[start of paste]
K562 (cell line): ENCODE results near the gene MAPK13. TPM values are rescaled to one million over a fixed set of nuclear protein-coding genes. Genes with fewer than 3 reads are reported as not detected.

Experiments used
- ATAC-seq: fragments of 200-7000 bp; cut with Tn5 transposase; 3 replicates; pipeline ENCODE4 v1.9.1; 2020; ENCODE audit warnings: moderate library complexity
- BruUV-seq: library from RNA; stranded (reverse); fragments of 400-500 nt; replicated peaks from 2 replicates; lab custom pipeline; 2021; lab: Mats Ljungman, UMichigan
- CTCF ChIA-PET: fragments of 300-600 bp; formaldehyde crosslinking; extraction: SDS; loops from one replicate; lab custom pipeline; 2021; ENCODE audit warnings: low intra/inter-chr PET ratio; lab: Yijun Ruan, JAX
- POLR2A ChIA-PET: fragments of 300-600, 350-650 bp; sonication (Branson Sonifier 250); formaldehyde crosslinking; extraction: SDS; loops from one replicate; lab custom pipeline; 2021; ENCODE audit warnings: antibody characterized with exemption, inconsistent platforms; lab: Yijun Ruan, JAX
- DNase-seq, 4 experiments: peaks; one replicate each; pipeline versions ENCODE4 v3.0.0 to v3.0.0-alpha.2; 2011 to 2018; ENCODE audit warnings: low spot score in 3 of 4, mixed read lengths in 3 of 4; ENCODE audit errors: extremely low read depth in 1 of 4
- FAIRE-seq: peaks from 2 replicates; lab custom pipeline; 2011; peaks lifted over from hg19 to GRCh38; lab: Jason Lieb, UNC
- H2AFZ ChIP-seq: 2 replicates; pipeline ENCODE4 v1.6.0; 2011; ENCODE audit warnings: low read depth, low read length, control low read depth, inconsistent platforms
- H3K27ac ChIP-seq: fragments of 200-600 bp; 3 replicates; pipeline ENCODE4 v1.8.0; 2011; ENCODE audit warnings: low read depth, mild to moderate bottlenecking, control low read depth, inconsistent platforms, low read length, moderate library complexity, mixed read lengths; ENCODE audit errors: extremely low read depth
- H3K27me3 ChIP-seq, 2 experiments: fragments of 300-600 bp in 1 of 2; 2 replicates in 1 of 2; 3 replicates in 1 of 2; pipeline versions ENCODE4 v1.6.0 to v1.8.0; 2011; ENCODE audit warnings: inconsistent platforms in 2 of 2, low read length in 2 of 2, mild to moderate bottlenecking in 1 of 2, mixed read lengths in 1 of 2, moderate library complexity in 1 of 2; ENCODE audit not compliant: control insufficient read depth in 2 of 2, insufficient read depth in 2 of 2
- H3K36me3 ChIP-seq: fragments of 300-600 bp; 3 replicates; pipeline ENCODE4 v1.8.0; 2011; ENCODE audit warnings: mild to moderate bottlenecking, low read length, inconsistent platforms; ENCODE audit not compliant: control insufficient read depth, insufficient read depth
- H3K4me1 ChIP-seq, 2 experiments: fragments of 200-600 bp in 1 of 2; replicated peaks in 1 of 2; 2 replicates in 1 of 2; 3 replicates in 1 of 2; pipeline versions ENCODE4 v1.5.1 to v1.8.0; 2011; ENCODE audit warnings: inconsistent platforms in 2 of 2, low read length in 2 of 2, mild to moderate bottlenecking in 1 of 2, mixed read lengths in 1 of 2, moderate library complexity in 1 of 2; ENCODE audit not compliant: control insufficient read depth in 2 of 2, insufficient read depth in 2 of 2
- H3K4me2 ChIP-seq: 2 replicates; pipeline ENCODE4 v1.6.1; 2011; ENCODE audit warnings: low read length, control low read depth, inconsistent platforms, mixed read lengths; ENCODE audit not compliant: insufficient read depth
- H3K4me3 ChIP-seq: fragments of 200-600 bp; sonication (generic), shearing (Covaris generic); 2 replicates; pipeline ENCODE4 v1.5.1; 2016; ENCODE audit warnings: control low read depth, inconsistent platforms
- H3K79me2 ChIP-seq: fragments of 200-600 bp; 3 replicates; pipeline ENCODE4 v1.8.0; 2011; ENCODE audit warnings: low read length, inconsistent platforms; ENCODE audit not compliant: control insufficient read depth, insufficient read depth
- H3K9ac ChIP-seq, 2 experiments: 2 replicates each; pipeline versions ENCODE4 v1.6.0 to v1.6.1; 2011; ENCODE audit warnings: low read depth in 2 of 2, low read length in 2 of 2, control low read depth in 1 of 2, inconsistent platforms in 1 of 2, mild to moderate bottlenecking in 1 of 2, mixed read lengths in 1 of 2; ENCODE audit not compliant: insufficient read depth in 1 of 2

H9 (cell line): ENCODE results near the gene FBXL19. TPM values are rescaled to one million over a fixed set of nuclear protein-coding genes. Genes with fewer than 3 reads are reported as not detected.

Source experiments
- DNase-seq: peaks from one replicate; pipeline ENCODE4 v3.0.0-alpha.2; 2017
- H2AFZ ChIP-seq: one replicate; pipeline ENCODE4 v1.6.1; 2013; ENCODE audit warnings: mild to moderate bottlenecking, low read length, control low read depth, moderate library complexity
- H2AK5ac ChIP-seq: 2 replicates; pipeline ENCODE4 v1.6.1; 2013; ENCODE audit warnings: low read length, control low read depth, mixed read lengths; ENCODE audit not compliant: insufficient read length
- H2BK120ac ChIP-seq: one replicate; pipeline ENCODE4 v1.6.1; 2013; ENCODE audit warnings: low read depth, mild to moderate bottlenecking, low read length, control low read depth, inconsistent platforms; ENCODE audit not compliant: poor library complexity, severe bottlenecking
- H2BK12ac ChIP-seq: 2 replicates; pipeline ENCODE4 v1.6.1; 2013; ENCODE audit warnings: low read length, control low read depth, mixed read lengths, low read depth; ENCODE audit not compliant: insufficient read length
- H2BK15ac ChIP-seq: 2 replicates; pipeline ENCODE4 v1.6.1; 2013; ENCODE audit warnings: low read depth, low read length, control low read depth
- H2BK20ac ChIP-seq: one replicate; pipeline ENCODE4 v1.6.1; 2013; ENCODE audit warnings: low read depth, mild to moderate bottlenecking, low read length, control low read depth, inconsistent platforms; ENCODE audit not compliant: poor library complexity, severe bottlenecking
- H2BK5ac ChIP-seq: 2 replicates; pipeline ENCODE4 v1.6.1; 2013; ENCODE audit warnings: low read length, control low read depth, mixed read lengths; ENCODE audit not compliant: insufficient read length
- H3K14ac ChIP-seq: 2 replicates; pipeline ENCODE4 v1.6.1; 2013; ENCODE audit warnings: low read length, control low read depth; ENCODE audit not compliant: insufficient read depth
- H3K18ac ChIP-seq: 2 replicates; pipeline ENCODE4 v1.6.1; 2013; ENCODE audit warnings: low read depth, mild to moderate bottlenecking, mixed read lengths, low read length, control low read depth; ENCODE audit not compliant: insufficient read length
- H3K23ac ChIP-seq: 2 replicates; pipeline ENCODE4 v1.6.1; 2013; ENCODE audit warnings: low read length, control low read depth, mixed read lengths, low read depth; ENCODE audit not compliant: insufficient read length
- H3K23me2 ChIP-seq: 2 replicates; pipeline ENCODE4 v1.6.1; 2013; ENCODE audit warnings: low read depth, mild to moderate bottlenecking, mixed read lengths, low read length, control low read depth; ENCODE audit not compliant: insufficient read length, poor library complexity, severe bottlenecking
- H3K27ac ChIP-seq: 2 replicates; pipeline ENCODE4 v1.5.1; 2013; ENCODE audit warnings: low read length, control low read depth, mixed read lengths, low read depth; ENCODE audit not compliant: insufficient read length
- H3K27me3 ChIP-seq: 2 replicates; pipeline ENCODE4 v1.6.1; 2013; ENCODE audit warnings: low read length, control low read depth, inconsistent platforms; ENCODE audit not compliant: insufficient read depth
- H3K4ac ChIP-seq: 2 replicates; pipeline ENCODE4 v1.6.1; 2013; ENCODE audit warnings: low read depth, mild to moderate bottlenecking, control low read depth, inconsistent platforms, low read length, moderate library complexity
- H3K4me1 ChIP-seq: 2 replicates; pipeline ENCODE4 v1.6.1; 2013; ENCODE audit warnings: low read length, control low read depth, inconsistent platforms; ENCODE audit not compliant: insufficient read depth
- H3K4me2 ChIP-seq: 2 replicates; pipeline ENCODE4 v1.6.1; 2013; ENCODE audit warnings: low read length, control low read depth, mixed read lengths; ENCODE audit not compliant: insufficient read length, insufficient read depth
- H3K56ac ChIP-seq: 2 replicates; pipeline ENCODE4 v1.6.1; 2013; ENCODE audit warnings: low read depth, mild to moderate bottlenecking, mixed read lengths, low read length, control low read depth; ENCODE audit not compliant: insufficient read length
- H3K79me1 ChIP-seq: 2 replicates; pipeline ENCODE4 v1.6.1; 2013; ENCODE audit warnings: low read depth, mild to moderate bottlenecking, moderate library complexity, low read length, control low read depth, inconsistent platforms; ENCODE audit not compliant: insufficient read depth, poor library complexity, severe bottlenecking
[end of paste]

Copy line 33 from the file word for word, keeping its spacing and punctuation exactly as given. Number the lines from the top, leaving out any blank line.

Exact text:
- H3K27me3 ChIP-seq: 2 replicates; pipeline ENCODE4 v1.6.1; 2013; ENCODE audit warnings: low read length, control low read depth, inconsistent platforms; ENCODE audit not compliant: insufficient read depth